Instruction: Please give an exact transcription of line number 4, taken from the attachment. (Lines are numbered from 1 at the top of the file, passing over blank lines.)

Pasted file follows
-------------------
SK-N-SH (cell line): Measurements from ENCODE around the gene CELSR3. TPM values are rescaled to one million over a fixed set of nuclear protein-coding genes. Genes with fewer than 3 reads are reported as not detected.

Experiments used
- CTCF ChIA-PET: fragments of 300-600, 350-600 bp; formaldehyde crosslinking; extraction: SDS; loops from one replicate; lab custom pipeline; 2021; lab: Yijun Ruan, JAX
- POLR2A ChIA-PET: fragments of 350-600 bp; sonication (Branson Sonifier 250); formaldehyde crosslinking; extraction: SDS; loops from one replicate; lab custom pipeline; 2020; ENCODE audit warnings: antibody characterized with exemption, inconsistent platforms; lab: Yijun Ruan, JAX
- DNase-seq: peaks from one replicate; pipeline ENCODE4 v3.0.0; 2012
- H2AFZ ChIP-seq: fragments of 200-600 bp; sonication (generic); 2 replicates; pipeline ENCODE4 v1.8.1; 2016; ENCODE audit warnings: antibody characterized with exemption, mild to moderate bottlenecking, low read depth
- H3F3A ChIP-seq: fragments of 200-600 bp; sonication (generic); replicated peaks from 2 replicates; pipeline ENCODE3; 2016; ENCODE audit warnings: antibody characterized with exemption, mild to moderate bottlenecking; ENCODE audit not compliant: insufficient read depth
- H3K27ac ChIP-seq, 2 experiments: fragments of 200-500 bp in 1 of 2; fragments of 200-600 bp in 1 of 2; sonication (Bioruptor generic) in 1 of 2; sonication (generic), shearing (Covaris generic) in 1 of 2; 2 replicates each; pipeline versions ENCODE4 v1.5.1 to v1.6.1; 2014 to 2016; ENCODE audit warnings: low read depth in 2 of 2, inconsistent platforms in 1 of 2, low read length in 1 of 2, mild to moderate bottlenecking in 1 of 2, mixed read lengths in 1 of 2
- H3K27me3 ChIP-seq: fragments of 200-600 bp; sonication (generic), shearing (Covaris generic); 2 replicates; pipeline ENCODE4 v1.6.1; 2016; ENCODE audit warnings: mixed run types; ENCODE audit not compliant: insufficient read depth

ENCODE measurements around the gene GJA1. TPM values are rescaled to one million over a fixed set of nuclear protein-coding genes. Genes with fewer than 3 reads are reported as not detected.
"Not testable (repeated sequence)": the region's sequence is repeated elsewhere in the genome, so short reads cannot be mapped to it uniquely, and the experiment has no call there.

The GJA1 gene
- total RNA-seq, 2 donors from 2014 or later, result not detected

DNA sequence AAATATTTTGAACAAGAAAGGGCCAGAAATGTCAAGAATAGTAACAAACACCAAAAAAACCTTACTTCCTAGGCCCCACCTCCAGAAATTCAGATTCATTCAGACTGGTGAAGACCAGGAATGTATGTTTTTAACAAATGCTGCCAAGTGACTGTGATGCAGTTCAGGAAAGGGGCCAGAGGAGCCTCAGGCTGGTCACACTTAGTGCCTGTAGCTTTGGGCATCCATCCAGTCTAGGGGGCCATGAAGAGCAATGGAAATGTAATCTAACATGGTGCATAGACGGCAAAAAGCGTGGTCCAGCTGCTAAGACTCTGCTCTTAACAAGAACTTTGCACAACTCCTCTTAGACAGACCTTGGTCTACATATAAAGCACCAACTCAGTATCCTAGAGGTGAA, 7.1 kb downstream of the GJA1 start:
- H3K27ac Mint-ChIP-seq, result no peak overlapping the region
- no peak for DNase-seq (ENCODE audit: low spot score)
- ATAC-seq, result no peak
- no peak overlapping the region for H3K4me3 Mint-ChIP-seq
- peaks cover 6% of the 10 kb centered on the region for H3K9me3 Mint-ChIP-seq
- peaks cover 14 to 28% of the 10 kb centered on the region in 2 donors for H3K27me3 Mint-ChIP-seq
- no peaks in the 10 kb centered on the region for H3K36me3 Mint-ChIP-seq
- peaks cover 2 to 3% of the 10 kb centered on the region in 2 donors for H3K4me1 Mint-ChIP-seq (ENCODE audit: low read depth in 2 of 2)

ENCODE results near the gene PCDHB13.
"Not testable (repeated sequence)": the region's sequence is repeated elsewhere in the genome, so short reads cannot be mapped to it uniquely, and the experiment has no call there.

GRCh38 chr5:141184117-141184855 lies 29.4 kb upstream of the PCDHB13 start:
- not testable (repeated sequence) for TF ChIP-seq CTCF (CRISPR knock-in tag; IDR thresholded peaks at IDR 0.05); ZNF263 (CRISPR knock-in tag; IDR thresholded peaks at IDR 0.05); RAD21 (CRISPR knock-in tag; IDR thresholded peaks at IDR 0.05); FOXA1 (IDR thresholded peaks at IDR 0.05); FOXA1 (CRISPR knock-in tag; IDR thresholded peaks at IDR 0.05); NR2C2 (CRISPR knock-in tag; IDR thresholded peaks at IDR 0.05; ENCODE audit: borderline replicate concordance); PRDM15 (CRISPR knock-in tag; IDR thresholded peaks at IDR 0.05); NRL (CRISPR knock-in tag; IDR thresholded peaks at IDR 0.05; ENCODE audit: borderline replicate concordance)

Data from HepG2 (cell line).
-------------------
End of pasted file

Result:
- POLR2A ChIA-PET: fragments of 350-600 bp; sonication (Branson Sonifier 250); formaldehyde crosslinking; extraction: SDS; loops from one replicate; lab custom pipeline; 2020; ENCODE audit warnings: antibody characterized with exemption, inconsistent platforms; lab: Yijun Ruan, JAX